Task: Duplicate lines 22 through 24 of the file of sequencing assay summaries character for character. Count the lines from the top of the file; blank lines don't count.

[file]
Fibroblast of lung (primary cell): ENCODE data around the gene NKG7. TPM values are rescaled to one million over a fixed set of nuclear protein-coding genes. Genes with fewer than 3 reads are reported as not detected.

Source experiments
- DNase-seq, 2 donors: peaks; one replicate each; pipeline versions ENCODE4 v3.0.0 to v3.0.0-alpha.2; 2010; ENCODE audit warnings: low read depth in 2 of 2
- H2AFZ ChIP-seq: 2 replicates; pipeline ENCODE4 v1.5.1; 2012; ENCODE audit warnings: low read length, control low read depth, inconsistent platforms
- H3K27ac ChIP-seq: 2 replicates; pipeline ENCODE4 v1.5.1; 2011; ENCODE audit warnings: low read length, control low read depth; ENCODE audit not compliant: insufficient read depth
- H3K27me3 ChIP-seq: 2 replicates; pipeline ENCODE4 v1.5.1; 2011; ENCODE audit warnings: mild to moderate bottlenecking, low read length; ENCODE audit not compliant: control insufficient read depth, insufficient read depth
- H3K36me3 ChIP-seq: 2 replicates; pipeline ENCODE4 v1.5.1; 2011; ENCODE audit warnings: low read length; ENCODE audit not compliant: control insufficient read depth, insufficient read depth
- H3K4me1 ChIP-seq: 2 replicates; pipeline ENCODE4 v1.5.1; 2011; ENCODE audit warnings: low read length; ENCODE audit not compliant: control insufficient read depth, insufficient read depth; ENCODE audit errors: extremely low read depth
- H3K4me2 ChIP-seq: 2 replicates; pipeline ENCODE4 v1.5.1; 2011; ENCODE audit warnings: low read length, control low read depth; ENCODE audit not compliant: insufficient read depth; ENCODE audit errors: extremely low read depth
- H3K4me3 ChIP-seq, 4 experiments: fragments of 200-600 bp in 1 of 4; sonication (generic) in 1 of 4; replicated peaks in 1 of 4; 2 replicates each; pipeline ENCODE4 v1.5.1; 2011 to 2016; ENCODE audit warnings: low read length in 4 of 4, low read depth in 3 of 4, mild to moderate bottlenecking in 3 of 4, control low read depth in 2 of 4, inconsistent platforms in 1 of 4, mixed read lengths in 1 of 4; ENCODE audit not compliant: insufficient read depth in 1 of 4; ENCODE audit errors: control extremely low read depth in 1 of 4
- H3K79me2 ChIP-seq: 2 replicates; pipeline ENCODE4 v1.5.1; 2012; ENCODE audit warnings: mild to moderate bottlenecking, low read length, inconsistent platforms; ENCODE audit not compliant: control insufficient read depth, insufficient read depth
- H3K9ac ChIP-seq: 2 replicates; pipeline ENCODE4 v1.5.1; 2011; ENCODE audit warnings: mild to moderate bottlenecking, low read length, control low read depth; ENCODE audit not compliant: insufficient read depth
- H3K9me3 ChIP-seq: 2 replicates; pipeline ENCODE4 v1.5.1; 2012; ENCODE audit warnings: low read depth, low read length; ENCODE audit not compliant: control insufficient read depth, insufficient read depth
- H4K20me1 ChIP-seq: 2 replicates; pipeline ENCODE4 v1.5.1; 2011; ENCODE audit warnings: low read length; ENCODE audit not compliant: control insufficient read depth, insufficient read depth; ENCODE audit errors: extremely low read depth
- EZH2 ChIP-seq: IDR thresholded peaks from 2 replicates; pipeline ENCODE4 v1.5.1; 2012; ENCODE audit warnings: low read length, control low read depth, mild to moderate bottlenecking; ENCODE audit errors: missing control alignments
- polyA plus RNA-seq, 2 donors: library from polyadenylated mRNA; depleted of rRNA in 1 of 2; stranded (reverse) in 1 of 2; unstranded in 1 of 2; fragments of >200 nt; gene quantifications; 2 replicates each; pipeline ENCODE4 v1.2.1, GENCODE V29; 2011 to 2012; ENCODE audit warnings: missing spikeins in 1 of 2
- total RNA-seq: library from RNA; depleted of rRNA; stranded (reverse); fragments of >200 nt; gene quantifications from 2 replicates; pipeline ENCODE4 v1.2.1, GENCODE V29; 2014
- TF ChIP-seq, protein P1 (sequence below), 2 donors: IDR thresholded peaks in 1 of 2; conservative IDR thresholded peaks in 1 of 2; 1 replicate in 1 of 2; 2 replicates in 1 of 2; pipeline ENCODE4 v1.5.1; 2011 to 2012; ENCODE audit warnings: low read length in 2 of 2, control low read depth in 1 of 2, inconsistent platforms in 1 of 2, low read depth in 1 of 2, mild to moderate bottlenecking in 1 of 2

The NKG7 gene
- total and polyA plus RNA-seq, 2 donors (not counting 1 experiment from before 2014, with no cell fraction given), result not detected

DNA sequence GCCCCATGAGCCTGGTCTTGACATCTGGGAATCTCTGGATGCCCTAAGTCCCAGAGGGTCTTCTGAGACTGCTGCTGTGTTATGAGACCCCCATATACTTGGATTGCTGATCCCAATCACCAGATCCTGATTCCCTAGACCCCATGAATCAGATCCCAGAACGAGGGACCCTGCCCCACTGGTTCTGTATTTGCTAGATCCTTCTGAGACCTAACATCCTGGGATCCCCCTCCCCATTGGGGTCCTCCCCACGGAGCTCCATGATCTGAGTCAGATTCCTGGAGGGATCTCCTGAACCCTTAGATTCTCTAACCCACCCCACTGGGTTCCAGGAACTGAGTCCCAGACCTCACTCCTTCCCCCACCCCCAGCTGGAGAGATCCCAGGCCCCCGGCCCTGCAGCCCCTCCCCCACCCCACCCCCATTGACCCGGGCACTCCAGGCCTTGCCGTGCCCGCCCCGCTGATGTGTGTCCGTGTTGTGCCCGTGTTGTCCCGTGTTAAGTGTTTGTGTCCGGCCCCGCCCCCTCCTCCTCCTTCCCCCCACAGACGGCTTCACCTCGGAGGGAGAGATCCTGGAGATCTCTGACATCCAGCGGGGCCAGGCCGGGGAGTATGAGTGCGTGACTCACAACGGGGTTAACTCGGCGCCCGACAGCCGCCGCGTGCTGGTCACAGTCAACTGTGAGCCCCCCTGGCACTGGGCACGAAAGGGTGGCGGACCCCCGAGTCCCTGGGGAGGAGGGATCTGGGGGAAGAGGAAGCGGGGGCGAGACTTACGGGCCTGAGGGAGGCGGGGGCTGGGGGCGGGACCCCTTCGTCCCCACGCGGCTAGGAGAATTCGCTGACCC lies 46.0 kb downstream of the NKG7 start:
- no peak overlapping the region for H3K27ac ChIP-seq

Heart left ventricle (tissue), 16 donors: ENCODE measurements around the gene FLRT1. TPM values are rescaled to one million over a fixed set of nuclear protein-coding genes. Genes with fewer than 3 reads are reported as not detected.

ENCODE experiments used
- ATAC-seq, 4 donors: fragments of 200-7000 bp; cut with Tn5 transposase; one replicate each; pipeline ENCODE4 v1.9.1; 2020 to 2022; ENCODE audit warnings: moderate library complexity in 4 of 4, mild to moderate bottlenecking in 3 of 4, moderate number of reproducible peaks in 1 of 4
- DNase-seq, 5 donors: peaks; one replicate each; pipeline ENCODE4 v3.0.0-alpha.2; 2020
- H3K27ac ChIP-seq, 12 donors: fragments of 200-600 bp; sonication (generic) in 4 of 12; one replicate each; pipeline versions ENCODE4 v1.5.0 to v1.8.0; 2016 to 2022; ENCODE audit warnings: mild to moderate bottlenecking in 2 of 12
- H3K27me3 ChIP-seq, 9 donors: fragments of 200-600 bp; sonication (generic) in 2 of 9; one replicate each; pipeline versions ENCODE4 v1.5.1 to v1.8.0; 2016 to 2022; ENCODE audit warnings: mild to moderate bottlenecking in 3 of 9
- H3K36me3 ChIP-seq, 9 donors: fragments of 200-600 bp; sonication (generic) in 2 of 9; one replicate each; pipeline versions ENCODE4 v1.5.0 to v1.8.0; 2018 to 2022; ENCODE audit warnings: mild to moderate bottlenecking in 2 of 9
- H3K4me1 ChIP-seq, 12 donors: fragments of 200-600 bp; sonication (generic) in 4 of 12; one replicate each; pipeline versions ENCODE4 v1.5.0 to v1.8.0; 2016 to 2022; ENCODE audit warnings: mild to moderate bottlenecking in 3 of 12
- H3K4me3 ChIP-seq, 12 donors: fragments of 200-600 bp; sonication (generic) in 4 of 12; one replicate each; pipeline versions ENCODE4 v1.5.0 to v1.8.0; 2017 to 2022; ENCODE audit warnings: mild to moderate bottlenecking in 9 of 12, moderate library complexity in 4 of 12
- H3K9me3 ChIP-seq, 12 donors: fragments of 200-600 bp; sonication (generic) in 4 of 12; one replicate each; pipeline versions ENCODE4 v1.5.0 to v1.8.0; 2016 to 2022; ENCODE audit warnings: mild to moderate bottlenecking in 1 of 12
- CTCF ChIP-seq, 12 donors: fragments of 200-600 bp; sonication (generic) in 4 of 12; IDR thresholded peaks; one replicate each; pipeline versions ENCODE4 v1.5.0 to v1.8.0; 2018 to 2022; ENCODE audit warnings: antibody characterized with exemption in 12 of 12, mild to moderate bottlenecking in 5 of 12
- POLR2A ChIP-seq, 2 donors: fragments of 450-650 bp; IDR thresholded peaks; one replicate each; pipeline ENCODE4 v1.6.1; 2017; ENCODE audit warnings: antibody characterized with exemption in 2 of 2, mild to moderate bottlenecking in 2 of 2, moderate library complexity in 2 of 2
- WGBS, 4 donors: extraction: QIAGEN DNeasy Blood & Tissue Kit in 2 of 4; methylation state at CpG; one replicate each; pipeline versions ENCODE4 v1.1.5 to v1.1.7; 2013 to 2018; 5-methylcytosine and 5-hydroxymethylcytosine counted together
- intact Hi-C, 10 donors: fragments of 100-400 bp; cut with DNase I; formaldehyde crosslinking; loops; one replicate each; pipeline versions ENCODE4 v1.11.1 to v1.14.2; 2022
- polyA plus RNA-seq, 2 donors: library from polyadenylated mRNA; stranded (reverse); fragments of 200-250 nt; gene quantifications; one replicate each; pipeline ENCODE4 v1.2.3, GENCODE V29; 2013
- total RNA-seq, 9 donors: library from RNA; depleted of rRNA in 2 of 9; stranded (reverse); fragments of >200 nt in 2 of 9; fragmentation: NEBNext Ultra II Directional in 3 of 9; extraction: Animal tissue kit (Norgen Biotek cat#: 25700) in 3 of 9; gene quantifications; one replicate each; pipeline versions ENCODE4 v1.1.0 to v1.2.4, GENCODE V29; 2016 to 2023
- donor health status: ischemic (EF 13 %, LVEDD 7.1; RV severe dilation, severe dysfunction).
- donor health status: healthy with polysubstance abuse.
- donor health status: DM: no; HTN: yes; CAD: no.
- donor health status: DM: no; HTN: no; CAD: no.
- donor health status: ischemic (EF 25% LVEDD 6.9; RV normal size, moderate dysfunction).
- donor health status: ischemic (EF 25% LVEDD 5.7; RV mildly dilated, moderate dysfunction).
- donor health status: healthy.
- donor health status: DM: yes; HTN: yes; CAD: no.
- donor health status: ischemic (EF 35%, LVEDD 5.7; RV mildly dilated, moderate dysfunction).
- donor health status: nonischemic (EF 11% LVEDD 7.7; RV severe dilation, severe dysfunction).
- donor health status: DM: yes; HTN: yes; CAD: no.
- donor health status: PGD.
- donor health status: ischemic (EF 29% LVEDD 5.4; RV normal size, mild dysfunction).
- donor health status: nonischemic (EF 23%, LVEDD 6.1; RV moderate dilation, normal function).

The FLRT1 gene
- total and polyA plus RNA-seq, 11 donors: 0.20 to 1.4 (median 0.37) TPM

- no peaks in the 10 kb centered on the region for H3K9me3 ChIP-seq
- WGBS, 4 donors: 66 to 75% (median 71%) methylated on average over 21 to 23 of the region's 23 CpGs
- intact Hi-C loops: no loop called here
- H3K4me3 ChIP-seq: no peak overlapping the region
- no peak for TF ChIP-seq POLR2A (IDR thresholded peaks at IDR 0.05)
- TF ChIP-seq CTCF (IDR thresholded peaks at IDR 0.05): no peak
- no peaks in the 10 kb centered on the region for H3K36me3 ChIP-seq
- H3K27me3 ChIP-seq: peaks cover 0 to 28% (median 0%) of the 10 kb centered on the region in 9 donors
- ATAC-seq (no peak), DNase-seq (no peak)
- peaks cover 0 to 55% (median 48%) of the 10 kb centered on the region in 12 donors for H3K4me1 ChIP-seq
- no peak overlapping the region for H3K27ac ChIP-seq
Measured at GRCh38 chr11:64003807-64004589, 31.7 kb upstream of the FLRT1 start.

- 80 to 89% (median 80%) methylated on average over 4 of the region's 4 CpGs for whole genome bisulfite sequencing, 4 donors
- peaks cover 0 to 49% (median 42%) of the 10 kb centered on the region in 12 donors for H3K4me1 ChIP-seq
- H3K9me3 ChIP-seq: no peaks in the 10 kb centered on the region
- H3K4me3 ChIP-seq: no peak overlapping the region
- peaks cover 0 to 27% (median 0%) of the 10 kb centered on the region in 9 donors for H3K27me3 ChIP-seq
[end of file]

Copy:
- no peak overlapping the region for H3K27ac ChIP-seq

Heart left ventricle (tissue), 16 donors: ENCODE measurements around the gene FLRT1. TPM values are rescaled to one million over a fixed set of nuclear protein-coding genes. Genes with fewer than 3 reads are reported as not detected.

ENCODE experiments used